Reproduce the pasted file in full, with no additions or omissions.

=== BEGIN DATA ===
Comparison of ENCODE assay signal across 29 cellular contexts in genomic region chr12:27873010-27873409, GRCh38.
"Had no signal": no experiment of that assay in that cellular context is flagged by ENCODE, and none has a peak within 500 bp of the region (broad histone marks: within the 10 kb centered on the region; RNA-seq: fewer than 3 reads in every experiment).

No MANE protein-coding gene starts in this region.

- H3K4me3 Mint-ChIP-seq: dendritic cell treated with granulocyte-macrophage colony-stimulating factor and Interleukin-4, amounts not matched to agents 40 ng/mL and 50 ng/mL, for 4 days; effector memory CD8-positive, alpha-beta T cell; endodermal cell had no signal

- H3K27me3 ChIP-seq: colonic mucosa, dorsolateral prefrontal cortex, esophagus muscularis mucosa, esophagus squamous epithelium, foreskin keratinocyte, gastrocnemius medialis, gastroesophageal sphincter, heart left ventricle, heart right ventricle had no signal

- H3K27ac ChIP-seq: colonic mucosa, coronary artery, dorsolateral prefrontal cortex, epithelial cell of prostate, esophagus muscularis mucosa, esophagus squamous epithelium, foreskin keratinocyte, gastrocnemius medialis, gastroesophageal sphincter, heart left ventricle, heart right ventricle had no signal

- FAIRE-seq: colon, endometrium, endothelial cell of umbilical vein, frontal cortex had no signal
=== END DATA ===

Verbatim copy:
Comparison of ENCODE assay signal across 29 cellular contexts in genomic region chr12:27873010-27873409, GRCh38.
"Had no signal": no experiment of that assay in that cellular context is flagged by ENCODE, and none has a peak within 500 bp of the region (broad histone marks: within the 10 kb centered on the region; RNA-seq: fewer than 3 reads in every experiment).

No MANE protein-coding gene starts in this region.

- H3K4me3 Mint-ChIP-seq: dendritic cell treated with granulocyte-macrophage colony-stimulating factor and Interleukin-4, amounts not matched to agents 40 ng/mL and 50 ng/mL, for 4 days; effector memory CD8-positive, alpha-beta T cell; endodermal cell had no signal

- H3K27me3 ChIP-seq: colonic mucosa, dorsolateral prefrontal cortex, esophagus muscularis mucosa, esophagus squamous epithelium, foreskin keratinocyte, gastrocnemius medialis, gastroesophageal sphincter, heart left ventricle, heart right ventricle had no signal

- H3K27ac ChIP-seq: colonic mucosa, coronary artery, dorsolateral prefrontal cortex, epithelial cell of prostate, esophagus muscularis mucosa, esophagus squamous epithelium, foreskin keratinocyte, gastrocnemius medialis, gastroesophageal sphincter, heart left ventricle, heart right ventricle had no signal

- FAIRE-seq: colon, endometrium, endothelial cell of umbilical vein, frontal cortex had no signal